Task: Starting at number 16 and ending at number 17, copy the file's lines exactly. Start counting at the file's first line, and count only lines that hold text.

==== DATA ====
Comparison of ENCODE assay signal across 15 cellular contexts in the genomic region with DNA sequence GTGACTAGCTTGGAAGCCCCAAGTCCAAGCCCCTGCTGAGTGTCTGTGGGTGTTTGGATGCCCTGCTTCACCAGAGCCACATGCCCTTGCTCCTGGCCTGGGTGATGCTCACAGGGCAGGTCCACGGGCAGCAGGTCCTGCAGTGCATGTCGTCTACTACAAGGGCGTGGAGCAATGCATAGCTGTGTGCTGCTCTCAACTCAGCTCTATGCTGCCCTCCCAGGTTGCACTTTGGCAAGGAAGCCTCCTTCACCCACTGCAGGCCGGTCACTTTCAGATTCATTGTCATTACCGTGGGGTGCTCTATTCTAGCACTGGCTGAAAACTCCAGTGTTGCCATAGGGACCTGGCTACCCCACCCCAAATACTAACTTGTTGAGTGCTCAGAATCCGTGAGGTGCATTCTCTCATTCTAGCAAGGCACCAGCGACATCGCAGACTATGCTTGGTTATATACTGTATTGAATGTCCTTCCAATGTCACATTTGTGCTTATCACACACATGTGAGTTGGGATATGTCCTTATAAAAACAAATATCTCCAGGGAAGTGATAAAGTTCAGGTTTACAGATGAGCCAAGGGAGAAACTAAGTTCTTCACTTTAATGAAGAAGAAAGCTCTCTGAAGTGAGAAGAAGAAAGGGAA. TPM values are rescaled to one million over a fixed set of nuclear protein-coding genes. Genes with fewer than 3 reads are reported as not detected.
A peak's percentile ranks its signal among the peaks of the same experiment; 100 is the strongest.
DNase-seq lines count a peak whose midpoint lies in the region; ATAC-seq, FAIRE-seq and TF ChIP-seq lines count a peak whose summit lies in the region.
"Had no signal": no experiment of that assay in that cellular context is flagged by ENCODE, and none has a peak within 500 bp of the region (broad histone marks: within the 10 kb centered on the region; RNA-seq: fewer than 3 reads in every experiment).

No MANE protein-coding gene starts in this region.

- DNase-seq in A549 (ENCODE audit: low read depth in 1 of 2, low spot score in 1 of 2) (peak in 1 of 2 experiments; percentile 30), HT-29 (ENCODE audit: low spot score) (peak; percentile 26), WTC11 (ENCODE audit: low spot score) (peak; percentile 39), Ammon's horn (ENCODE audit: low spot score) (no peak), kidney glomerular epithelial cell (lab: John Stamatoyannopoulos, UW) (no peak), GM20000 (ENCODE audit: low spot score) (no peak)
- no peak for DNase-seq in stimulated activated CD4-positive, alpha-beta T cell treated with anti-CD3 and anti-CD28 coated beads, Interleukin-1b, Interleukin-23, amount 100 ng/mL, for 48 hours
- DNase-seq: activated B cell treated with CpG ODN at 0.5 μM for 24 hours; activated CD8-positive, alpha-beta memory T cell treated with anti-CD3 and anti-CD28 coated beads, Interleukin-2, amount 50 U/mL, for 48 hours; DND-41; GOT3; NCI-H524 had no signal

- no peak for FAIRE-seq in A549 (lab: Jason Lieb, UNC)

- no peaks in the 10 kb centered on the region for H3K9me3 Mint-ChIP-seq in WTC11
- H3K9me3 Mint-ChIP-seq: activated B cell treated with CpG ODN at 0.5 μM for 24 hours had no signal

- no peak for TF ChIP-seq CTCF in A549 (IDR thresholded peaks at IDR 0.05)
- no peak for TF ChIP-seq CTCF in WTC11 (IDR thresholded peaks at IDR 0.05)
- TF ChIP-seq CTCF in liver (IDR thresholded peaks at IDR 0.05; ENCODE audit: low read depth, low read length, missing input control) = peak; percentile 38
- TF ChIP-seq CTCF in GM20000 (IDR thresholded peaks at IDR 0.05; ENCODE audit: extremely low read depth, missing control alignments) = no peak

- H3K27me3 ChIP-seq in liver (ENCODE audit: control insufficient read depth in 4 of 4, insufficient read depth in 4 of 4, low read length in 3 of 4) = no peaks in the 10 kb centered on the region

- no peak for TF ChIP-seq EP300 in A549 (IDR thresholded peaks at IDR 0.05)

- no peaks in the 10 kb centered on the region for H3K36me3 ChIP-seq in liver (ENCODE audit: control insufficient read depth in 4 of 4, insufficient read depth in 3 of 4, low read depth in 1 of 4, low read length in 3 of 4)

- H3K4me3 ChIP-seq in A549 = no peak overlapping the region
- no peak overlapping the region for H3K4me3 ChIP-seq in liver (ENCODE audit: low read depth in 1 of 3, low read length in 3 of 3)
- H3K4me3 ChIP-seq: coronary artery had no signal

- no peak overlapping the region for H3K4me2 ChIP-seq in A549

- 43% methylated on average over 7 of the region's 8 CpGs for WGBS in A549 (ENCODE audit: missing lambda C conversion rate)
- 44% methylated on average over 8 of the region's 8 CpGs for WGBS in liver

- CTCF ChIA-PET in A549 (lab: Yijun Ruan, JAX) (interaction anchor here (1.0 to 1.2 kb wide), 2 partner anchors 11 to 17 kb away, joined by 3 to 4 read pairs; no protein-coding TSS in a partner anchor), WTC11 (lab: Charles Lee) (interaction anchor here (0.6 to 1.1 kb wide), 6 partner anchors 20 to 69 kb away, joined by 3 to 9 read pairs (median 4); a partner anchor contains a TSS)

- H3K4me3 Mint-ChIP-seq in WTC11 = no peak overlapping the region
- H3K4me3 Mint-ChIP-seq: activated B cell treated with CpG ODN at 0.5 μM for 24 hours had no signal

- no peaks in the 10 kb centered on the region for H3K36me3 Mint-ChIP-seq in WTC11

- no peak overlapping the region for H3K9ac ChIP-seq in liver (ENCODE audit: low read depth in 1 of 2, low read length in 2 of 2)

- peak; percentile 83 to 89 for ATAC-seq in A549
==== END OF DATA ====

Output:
- H3K27me3 ChIP-seq in liver (ENCODE audit: control insufficient read depth in 4 of 4, insufficient read depth in 4 of 4, low read length in 3 of 4) = no peaks in the 10 kb centered on the region

- no peak for TF ChIP-seq EP300 in A549 (IDR thresholded peaks at IDR 0.05)